Home & Office

Pipe Networks wins landmark building access case

Pipe Networks has won access to a Melbourne building to install cables, in a Federal Court case that could have wider implications for the entire telecommunications sector.
Written by Josh Taylor on

Australian fibre provider Pipe Networks has scored a victory against the Commonwealth Superannuation Corporation (CSC), securing access to the company's Collins Street, Melbourne, office to install low-impact telecommunications equipment that the owners were seeking to block.

The judgment for the case, which was first reported by industry publication Communications Day, was handed down late last week, in relation to a 2011 access dispute between Pipe Networks and CSC.

Under Schedule 3 of the Telecommunications Act, telecommunications companies can access buildings to install fibre or other low-impact infrastructure into buildings such as apartments for the purposes of serving customers within that building, provided they meet the guidelines set out in the Act. This can be done without the permission of the owner.

Pipe has long complained about how the objection process built into this regime had been abused by land owners to delay access to the site, and would often result in fibre providers signing licence agreements with building owners, and paying rent to house their equipment just to avoid the delay.

"Once a carrier signs the licence agreement, that's it; they forfeit their right to connect other customers in that building, and everything from that point forward is dependent on the permission on the owners or managers of the building," Pipe Networks' legal counsel Dale Clapperton said in 2011. "If a carrier gets the shaft by a building owner or manager, there's no other recourse for them."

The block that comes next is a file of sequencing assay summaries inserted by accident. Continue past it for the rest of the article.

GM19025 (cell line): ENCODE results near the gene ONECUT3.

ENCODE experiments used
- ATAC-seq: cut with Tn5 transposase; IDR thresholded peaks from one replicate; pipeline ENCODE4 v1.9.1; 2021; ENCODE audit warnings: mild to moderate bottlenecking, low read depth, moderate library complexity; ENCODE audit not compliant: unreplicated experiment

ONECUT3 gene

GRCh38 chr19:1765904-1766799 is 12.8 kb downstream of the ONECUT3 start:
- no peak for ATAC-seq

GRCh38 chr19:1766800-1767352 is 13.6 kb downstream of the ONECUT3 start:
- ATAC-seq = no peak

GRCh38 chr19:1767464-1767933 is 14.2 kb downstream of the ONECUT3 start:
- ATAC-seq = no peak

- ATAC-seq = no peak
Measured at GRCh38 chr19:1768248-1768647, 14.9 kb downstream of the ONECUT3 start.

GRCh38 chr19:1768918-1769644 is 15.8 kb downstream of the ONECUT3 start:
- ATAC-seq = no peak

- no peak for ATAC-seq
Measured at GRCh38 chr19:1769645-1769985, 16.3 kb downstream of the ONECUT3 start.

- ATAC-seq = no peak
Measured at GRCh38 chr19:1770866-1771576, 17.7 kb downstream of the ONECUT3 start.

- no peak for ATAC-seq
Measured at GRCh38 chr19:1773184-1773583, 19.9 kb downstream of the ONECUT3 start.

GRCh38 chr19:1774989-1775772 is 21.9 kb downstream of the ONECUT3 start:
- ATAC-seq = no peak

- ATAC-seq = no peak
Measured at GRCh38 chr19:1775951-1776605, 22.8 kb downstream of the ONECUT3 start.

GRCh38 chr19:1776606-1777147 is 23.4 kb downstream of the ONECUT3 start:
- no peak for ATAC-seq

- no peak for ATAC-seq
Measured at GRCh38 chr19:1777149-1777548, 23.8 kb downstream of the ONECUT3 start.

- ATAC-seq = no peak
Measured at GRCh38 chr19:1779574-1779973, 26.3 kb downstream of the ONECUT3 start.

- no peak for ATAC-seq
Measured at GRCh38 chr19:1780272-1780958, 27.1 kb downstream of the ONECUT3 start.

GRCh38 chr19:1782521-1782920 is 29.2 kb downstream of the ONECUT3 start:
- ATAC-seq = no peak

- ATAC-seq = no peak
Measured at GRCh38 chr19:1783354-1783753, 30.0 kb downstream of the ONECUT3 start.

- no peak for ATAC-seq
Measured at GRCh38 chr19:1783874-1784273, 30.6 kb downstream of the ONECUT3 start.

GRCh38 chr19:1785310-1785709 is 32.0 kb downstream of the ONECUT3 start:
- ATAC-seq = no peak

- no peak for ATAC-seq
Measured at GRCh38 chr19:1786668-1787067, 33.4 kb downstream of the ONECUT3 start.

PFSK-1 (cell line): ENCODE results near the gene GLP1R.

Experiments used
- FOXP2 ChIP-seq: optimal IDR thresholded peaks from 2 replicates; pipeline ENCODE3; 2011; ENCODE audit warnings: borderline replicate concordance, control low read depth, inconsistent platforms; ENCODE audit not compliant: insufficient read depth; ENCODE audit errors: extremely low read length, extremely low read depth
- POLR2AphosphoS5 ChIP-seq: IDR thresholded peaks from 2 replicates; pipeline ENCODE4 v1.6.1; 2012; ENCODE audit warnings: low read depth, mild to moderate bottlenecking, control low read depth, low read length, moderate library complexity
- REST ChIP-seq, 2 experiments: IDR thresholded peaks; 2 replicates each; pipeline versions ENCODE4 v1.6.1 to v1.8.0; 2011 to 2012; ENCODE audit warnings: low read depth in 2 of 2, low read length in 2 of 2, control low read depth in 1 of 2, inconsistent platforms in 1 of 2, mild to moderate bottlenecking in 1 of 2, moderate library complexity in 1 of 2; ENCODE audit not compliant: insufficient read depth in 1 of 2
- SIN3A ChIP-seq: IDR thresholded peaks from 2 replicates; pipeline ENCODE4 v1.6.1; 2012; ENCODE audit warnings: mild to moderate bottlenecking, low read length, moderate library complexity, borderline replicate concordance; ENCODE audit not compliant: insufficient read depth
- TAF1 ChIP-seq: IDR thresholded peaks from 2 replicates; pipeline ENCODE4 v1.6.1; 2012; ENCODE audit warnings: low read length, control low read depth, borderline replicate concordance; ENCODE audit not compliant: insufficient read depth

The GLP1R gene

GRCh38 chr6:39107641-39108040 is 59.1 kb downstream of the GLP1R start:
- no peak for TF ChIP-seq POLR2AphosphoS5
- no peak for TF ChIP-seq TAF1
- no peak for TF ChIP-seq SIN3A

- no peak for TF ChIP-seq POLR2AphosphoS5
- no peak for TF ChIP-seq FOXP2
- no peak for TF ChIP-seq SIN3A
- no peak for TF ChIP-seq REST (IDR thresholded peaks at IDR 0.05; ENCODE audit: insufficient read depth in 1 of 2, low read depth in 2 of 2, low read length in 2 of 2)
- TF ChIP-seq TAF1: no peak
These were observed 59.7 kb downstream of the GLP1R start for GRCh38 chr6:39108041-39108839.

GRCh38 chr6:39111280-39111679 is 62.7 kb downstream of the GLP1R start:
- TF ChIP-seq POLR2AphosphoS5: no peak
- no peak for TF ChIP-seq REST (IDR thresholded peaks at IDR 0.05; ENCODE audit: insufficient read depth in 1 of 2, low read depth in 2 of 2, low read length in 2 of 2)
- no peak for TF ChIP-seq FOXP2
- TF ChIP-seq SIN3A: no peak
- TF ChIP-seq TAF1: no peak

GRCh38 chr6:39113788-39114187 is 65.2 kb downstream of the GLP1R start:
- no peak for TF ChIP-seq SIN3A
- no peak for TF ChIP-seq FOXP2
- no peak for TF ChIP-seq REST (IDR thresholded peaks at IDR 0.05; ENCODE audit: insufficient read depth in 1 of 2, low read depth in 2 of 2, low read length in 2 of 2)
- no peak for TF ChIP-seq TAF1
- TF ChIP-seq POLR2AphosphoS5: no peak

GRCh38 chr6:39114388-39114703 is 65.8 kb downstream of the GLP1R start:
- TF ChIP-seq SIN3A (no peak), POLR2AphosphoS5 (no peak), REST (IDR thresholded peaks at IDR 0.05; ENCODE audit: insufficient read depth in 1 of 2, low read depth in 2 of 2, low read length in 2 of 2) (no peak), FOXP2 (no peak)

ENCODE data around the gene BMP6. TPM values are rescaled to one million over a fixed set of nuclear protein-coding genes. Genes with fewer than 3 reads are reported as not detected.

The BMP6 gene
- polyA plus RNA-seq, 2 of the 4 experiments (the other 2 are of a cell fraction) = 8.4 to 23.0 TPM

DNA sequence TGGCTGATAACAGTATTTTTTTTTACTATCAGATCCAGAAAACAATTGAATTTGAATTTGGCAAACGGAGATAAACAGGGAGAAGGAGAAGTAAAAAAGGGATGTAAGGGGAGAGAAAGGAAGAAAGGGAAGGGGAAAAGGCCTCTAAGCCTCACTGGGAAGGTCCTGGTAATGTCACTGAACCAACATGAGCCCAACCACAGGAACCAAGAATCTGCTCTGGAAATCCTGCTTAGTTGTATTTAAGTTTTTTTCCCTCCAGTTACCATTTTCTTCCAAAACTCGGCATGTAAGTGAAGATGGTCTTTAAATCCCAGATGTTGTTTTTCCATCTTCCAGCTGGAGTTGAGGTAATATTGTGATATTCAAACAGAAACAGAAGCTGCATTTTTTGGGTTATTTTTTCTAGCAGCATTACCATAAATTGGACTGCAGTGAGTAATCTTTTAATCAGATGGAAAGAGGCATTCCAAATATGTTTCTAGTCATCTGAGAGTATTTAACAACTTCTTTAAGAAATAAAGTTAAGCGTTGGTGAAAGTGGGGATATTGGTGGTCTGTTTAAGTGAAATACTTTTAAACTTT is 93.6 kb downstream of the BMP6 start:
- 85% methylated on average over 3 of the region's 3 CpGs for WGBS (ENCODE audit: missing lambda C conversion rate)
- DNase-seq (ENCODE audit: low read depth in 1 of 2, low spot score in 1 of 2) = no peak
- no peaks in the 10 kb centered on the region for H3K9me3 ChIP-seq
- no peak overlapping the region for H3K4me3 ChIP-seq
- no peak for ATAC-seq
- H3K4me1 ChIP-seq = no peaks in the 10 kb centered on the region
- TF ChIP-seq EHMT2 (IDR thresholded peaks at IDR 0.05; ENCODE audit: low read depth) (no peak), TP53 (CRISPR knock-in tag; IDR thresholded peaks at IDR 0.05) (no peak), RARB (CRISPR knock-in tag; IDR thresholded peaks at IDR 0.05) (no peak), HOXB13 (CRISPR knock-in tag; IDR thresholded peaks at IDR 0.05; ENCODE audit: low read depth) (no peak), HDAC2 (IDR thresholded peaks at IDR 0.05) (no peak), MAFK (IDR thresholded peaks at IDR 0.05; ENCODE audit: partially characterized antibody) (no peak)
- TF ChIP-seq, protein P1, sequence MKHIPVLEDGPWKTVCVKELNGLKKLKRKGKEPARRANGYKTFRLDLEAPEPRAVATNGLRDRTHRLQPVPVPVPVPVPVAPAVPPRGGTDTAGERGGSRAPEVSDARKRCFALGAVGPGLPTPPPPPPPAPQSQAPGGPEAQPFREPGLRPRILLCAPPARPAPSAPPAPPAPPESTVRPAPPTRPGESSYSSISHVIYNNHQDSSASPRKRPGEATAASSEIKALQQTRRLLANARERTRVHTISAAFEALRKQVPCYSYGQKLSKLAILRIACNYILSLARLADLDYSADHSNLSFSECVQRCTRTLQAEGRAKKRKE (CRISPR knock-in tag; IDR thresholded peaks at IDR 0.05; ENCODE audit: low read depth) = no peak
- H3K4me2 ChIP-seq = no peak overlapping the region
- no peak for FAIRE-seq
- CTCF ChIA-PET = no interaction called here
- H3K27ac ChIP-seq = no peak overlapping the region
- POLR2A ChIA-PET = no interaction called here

In the CSC case, Pipe needed to install a cable for Macquarie Bank, a tenant of the Collins Street building, and sent a land access notice to CSC in July 2011. Between July and August, CSC transferred operational control of the building over to a licensed telco known as PropertyComm. PropertyComm then said it would not allow Pipe to install the new equipment, unless Pipe entered into an agreement with PropertyComm.

Pipe said it was not required to enter an agreement, and took the matter to the Federal Court.

Justice Richard Tracey last week ruled that Pipe was entitled to the declaration that would give it access to the building.

The win for Pipe could benefit other telecommunications companies. In 2011, Clapperton noted that the issue of accessing buildings was something NBN Co will likely come across that would have the potential to further delay the rollout of the National Broadband Network (NBN).

"When you're a carrier like NBN Co, it will not only delay the initial installation of facilities; it will also have the same effect on all subsequent maintenance activities," he said at the time. "We think the government needs to clarify if carriers need to pay rent or sign licence agreements."

Editorial standards


How to use your phone to diagnose your car's 'check engine' light
BlueDriver Bluetooth dongle

How to use your phone to diagnose your car's 'check engine' light

Don't let Janet Jackson's 'Rhythm Nation' crash your old laptop

Don't let Janet Jackson's 'Rhythm Nation' crash your old laptop

Elon Musk drops details about Tesla's humanoid robot

Elon Musk drops details about Tesla's humanoid robot